Crusaders – There are two classes of Crusaders. The first class pops up every election cycle, or whenever there’s a hot news item about a controversial topic. They tend to post all sorts of pictures, videos, and links that not only affirm their preferred position, but also attack anyone who holds a different view. They are very nice people in real life, but online they tend to be strident-bordering-on-militant, and they won’t hesitate to hide or unfriend people who don’t agree with them. The second class has a personal cause they love to promote or talk about all the time – to the exclusion of anything else. They don’t post a picture or leave a comment that doesn’t revolve around their particular subject. It can be sports, their kids, their church, or their favorite comic book movie, but whenever they get a free moment, they’re ready to share with you all of the details you didn’t know you needed to know.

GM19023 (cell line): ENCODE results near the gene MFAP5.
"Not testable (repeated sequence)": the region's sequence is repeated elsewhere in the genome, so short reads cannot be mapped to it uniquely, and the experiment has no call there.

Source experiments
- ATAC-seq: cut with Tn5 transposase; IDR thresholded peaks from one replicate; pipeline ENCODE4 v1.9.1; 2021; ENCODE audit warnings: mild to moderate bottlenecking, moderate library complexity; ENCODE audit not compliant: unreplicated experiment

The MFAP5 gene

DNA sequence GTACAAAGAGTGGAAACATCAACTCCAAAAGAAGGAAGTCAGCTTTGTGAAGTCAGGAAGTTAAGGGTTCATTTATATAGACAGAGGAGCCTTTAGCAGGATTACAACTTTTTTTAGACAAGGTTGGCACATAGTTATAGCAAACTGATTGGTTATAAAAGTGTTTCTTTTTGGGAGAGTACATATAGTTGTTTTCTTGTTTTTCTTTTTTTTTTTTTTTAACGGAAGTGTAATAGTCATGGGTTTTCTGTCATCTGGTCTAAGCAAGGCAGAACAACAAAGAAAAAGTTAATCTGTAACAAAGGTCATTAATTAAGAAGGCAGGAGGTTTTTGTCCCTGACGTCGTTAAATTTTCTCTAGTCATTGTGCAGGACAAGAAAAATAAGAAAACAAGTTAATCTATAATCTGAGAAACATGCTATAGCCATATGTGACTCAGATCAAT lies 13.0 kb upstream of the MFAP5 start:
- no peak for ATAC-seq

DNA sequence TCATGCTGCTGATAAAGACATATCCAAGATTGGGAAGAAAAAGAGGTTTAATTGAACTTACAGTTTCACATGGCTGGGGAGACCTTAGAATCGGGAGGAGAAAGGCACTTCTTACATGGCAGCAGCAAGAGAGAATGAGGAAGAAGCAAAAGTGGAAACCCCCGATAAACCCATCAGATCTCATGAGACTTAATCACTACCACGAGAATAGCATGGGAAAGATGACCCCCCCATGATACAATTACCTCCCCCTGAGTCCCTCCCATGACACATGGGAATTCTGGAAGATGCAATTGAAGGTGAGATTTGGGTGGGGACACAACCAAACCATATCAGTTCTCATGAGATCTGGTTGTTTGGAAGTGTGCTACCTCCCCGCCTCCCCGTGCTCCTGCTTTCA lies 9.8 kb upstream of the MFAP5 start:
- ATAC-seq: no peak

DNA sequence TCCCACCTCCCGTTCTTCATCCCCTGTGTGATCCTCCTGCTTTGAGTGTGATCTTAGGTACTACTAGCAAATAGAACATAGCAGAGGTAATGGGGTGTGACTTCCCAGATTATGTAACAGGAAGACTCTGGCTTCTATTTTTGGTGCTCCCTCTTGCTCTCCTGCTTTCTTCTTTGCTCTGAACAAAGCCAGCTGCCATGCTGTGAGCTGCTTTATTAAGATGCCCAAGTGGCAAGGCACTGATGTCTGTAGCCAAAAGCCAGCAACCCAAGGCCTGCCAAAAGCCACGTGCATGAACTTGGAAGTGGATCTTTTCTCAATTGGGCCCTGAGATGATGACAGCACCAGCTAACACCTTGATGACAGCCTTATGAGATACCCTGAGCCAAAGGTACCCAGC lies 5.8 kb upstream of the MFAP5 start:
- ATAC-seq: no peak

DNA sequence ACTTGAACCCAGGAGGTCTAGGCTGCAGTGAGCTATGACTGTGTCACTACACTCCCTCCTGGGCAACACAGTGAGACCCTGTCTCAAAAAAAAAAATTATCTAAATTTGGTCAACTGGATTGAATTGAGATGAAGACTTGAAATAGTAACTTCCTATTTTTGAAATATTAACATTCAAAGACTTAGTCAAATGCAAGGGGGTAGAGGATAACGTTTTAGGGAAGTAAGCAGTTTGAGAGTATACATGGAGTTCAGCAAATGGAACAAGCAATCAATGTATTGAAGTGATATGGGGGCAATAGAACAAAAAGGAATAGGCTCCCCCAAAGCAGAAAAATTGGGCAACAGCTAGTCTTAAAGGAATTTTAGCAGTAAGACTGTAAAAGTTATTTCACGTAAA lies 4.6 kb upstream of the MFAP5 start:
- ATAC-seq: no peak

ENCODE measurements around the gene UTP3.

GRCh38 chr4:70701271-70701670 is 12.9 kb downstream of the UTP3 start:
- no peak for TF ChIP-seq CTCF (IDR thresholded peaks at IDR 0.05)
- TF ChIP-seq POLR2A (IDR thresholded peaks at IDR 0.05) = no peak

Trolls – Perhaps the most famous of all the five types of people, a Troll is a professional pot-stirrer, the kind of person who provokes a Crusader for the fun of it. Trolls love causing trouble, and are often better known by the user names on Reddit, FourChan, or other Troll-familiar websites. A Troll is the kind of person who would pop up in the middle of a discussion about the fair tax suggesting that the IRS is not only a great American institution, they should very well have the power to go after and investigate fringe political groups who skirt the tax code. After dropping that little conversational hand grenade, a Troll will then sit back and watch the Crusaders lose their minds. Trolls are very smart, and probably very tired of living in someone’s basement.